A personal example. I was feeling guilty for not hosting a baby shower for my niece. I tend to do all those kinds of things and am very stressed as a result. I didn’t offer to host and another aunt is hosting the shower instead. I honestly think she is thrilled to have the responsibility. She doesn’t have all the other demands that I do. All this time I’ve been feeling a tad resentful for being the one hosting things and she may have been longing to do it!

    Hope you’re recovering quickly, Loren. Thanks for a great word from the Lord.

    • http://www.lifeofasteward.com Loren Pinilis

      That’s a terrific insight, Melanie. There are plenty of times in my life when I’ve been thrilled to be tapped for a greater responsibility. And it seems here that the church picked the cream of the crop when they chose these delegates, so I would imagine they were quite excited about this opportunity for serving. Sometimes, we’re rearing to go and someone just needs to ask – and doing things on our own and powering through may deprive them of a chance to fit in, to use their gifts, and to benefit from serving.
      In other words, we benefit from delegating, those we serve benefit from our delegating, and those to whom we delegate benefit from our delegating. Everyone wins! But I think the key is to delegate well, just like the apostles did.

  • http://theregoi.com/ floyd

    The thing that stuck out to me the most was the humility in which they answered. I probably would have been the guy to go off on them, “Who do you think you are?” Not good. I try to balance my time and delegate way more than I used to. The funny thing is that all things get significantly clearer when we step back and look with wisdom and time. 

    Excellent study and teaching from The Word. Nice job. Making me think. 

    I’m praying for a speedy and full recovery. God bless. Thanks, Loren.

    • http://www.lifeofasteward.com Loren Pinilis

      Thanks, Floyd. Their humility stuck out to me, too. I know I would have been tempted to answer emotionally. Especially if I’m trying as hard as I can to help people – when they turn around and get upset at me, my reaction would probably initially be nowhere near as wise as the apostles’ reactions.

  • http://sukofamily.org/ Caleb

    I can’t even tell you how relevant this post is to me and my church right now. I just got back from a meeting with some of our key teachers and they were all struggling with being over committed. Unfortunately I think our church culture can lean towards a culture that values over commitment. In a way it can look very spiritual.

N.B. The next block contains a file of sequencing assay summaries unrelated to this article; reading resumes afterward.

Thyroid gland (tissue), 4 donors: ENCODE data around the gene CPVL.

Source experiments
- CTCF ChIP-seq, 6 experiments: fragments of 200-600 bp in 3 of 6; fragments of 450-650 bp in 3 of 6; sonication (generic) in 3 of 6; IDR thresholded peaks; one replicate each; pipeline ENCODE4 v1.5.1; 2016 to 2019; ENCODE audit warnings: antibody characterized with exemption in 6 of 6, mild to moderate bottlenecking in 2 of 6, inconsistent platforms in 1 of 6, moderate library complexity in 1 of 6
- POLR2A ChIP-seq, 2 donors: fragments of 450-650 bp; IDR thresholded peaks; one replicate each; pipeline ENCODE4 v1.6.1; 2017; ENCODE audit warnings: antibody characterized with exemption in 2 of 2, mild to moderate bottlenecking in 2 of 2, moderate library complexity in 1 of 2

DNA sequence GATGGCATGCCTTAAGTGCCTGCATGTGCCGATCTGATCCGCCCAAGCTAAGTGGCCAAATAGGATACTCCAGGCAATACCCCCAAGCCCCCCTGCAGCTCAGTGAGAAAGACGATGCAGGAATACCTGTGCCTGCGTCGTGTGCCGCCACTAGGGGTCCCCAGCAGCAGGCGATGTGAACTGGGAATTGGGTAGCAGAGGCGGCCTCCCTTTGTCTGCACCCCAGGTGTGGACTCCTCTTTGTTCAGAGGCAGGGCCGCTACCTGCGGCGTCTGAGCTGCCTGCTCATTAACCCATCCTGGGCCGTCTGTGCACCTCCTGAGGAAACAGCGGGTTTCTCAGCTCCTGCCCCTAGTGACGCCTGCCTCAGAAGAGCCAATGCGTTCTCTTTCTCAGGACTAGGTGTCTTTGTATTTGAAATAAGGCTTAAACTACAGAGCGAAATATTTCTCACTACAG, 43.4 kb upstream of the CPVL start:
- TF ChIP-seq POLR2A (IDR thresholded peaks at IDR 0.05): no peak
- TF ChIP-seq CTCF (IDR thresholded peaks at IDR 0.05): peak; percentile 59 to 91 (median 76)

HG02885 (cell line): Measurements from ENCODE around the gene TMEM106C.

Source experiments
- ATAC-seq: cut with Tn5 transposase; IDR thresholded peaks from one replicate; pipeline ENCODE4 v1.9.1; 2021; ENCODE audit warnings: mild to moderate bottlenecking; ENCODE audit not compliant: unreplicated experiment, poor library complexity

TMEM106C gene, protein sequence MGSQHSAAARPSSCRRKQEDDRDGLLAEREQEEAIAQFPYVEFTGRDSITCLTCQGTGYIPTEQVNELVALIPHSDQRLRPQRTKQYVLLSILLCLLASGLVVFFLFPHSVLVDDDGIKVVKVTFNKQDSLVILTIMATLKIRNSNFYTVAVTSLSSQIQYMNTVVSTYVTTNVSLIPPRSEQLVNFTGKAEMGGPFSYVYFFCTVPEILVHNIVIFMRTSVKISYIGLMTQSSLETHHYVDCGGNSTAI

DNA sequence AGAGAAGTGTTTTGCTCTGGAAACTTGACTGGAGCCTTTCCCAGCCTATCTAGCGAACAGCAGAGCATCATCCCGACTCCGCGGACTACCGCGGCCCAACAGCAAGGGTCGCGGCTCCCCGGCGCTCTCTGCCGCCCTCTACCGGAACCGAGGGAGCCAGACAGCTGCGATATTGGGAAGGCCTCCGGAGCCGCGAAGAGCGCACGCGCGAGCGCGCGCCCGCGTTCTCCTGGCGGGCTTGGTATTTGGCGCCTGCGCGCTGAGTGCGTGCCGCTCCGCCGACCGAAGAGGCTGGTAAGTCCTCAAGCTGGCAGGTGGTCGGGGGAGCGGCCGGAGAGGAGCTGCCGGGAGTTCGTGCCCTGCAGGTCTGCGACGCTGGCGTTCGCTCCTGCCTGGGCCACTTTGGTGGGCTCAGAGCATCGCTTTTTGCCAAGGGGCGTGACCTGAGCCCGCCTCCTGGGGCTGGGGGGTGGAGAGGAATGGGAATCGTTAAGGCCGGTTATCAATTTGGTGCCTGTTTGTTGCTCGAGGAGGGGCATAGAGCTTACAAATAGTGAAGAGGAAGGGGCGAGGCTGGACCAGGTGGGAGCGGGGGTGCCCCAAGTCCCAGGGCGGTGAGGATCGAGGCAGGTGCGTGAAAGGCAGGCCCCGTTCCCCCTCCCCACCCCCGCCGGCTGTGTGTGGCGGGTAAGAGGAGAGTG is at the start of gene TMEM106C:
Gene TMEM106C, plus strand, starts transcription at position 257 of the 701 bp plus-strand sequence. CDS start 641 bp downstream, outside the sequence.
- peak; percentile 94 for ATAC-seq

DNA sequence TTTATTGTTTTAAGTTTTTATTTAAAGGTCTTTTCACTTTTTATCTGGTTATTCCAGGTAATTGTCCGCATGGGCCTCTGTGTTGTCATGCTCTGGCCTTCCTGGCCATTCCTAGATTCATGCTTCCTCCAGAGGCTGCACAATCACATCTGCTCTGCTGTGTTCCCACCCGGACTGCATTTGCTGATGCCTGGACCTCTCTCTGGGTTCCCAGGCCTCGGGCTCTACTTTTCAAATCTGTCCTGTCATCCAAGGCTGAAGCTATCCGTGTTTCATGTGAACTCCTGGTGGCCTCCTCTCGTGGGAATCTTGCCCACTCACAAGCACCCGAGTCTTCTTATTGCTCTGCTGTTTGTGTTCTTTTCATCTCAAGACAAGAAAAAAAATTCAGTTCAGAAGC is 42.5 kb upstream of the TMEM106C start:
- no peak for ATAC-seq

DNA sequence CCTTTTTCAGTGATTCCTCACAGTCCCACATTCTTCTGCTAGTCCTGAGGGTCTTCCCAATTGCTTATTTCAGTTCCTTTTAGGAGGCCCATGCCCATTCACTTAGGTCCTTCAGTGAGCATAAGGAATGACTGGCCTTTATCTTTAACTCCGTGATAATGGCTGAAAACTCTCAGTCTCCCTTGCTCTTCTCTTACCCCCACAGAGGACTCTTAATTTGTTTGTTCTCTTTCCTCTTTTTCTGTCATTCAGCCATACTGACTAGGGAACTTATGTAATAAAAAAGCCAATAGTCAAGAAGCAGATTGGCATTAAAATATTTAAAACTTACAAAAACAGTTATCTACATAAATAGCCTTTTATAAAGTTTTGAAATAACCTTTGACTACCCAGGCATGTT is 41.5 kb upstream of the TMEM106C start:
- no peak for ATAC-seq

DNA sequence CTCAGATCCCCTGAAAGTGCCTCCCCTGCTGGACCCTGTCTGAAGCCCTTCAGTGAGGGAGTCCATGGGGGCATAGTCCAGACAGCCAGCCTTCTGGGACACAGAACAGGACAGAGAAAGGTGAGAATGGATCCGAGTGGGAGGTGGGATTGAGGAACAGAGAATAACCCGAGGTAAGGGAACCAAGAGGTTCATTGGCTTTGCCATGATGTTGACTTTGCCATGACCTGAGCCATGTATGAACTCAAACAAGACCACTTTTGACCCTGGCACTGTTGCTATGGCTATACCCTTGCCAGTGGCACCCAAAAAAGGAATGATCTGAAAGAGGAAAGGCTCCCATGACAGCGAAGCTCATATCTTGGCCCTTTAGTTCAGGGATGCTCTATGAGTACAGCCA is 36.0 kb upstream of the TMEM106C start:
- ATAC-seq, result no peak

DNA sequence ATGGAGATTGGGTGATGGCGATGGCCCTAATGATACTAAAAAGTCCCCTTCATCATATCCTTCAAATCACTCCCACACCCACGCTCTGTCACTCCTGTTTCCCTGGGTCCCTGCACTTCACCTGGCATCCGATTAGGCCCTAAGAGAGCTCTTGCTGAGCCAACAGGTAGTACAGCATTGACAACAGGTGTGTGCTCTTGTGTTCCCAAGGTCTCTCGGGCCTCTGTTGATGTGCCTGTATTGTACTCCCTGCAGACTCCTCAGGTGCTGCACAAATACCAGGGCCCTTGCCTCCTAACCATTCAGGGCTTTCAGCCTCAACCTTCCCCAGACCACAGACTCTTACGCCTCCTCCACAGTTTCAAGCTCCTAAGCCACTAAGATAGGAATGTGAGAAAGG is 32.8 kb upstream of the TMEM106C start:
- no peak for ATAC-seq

What stands out in this post to me is the importance of assessing capabilities.  So often we just jump on a new idea because it sounds so awesome and we start moving forward. We fail to assess our ability time wise and skill wise and people wise to carry out the task. As a result we shoot ourselves in the foot. An idea is only as good as our ability to carry it out.

    • http://www.lifeofasteward.com Loren Pinilis

      You are dead on about overcommitment looking spiritual. It seems sacrificial. It seems like we’re really giving it all for the kingdom. But in reality, we’re frustrating ourselves, the people we’re serving, and kingdom purposes.
      I agree too about assessing their capabilities. That’s probably the toughest thing to do for me. My first impulse is to just expect myself to man up and take care of it all – but I’ve got a lot to learn there.

      • http://sukofamily.org/ Caleb

        One of the problems I run into in our church is dealing with guys who think they need to sacrifice family and health for ministry. To them it’s like showing off a battle wound. Honestly sometimes I feel guilty when I tell people I can’t participate in a certain ministry, not because I’m involved in another ministry at that time but simply because I need to be home and spending a little time with my family.

        • http://www.lifeofasteward.com Loren Pinilis

          You ARE involved in another ministry at that time – the ministry of raising your family.
          But I know what you’re saying. People love to be really busy, especially with “good” things. Not only does it make us feel like we’re really serving the kingdom, but it makes us feel like we’re valuable – like we’re needed. Ultimately, it takes more humility, I believe, to admit our frailness and insufficiencies.

  • http://www.barbraveling.com/ Barb Raveling

    I think a lot of moms get in the habit of doing all the housework themselves because it’s easier than making the kids do it. I’ve seen some burned out homeschool moms, in particular, because they haven’t been willing to delegate. 

    I was always a great delegator, but for the wrong reasons – I didn’t do it so I could serve in other areas. I did it because I thought it was good for the kids but also because I didn’t like to cook or clean house!For 8 years or so all 4 kids cooked one dinner each week so I only had to cook two or three times a week. Plus they did most of the household chores, including their own laundry. They are ages 16-25 now and are all great cooks and competent so it was a good program even though my motives were impure. I’m so thankful God doesn’t give up on us in exasperation and instead continues to shape and mold us in our areas of selfishness!

    • http://www.lifeofasteward.com Loren Pinilis

      I’m sure your kids’ spouses will be thankful for their cooking abilities! :)